The new version doubles the missile load of the previous trailer-based version operated by a NATO customer, and improves some of the system's target acquisition and support elements which were already integrated into the vehicle-mounted version of the system, developed for South Korea. Photo: RAFAEL
The new version doubles the missile load of the previous trailer-based version operated by a NATO customer, and improves some of the system’s target acquisition and support elements which were already integrated into the vehicle-mounted version of the system, developed for South Korea. Photo: RAFAEL

Rafael Advanced Defence Systems has unveiled a new trailer-mounted, remotely-controlled launch system for the Spike Non-Line-of-Sight (NLOS) multi-purpose tactical missile at DSEI 2015.

Dubbed SPARC, and developed over 30 years ago to engage heavy armor formations deep behind enemy lines, Israel has increasingly been using the Spike/NLOS in asymmetric warfare in recent years, employing the weapon’s long range and high precision to deliver measured responses or preemptive attacks against asymmetric and terrorist targets across the borders with Lebanon, Syria and Gaza.

[ismember]The new version doubles the missile load of the previous trailer-based version operated by a NATO customer, and improves some of the system’s target acquisition and support elements which were already integrated into the vehicle-mounted version of the system, developed for South Korea.[/ismember]

Sparc is expected to enter production this year and to augment the launchers already operating with the customer. The trailer-based system was originally designed to operate at forward bases, independent of dedicated vehicles, as it can rapidly deploy with light troops, supported by various vehicles, primarily lightweight tactical utility vehicles.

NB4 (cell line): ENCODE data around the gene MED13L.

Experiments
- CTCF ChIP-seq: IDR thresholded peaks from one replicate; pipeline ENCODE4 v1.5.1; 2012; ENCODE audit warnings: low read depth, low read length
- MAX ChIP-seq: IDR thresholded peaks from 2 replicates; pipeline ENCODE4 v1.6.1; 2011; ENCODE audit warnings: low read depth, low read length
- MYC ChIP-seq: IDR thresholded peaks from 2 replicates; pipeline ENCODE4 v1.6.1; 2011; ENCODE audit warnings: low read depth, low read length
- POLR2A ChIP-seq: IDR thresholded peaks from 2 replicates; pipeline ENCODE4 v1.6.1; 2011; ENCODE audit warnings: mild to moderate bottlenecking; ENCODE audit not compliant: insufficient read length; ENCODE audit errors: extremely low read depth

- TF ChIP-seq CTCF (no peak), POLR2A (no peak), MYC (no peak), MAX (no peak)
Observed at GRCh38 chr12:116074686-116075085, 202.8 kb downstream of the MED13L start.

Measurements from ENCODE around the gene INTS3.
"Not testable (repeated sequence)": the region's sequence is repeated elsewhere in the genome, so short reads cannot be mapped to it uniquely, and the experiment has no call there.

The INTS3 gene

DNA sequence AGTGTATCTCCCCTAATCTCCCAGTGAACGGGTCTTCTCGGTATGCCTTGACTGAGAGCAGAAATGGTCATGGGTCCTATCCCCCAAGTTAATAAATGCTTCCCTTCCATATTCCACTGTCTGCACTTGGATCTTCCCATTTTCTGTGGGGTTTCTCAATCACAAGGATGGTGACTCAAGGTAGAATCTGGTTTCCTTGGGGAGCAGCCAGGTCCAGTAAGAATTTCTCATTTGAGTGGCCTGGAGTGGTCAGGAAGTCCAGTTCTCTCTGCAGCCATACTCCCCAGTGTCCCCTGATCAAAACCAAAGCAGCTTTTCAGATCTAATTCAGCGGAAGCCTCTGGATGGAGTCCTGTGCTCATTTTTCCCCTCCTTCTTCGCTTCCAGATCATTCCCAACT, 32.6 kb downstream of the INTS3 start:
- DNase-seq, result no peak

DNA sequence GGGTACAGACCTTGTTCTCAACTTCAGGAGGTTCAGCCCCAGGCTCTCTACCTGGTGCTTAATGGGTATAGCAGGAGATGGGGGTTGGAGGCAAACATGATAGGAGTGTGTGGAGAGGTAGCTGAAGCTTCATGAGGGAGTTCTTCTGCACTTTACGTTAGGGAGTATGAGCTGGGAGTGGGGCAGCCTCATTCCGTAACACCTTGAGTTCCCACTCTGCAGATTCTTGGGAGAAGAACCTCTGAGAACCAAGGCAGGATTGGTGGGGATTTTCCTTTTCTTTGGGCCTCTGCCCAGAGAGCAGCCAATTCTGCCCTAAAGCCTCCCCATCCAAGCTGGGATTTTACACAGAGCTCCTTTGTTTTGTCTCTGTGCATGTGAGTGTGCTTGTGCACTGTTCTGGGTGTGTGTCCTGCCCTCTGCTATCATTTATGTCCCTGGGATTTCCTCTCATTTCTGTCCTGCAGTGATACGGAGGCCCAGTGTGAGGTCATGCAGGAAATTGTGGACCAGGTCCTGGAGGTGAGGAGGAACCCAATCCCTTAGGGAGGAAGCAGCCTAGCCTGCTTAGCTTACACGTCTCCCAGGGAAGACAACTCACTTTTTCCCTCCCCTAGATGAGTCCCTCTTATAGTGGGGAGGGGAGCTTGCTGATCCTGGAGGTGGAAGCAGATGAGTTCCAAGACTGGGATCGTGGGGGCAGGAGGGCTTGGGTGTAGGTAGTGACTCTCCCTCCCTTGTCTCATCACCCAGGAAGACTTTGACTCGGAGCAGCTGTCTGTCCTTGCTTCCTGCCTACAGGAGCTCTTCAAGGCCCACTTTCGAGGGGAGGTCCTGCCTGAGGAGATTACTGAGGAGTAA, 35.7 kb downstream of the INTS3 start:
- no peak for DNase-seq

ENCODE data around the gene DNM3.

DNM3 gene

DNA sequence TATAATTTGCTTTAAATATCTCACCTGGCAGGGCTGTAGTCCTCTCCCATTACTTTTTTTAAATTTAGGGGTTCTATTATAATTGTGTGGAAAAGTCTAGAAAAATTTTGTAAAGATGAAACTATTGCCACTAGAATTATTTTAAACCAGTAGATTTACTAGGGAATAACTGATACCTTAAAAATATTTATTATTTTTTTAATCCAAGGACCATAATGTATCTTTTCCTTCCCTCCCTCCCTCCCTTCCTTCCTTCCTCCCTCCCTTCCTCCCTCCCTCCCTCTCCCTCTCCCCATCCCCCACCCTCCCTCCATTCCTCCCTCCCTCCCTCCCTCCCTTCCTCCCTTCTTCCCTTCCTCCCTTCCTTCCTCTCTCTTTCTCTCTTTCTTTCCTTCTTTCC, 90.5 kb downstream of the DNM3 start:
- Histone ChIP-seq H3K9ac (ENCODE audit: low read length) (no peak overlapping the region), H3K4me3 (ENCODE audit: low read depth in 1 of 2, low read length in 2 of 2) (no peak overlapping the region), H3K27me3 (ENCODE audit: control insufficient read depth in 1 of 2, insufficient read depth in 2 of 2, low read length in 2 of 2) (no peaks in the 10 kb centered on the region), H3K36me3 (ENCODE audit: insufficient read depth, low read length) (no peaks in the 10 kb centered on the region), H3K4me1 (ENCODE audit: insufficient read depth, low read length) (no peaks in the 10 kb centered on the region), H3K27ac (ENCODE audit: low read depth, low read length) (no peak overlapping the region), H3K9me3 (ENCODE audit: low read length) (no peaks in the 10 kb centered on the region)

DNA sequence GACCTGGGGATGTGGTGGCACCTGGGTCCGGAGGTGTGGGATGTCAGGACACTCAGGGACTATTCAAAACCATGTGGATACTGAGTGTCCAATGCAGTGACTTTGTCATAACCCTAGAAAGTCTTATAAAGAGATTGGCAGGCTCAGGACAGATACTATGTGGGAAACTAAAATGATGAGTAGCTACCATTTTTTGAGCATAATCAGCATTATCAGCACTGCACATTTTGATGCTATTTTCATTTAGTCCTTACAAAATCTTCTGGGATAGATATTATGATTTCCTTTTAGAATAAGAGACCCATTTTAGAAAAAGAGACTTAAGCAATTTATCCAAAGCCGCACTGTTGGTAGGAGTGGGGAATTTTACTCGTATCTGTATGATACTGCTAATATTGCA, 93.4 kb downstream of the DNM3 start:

[ismember]Once positioned, the system is self contained, with missiles mounted on a rotating platform, to deliver 360º offensive and defensive coverage up to 25 km. The weapon is controlled via fiber-optic cable, from a control unit located up to 500 meters from the launch site.

Apart from the four-launcher stack mounted on a rotatable pedestal, the trailer also comprises the datalink module and missile launch computer, which controls the missile’s pre-launch and launch process and receives data and images from the missile, during its flight toward the target.

The control unit also acts as an advanced training unit, simulating actual battle conditions. The system’s connectivity to an instructor unit allows UAV visual data simulation and complex condition training.

The Spike/NLOS missile incorporates a dual sensor, enabling target engagement in day, night and in adverse weather conditions. The missile can be launched and hit targets with pinpoint accuracy, based on target acquisition data acquired before or after launch, using Unmanned Aerial Vehicles, forward observations, real-time intelligence or calls for fire, as the operator can control the missile in flight, using mid-course navigation and terminal guidance via RF datalink employed by the system.

The Spike NLOS weapon system can be operated in either direct attack or mid-course navigation, based on target coordinates only. These modes allow the force to defeat long-range hidden targets with pinpoint precision, to gain damage assessment and to obtain real-time intelligence.[/ismember] [nonmember]This is a short version including 142 of 460 words of the original article. Subscribe to Defense Update to read the full story.[/nonmember]

Spike NLOS is designed for launch from aerial, naval and land platforms. photo: RAFAEL
Spike NLOS is designed for launch from aerial, naval and land platforms. This specific configuration, based on Plasan’s Sandcat, was designed to meet the South Korean requirement. photo: RAFAEL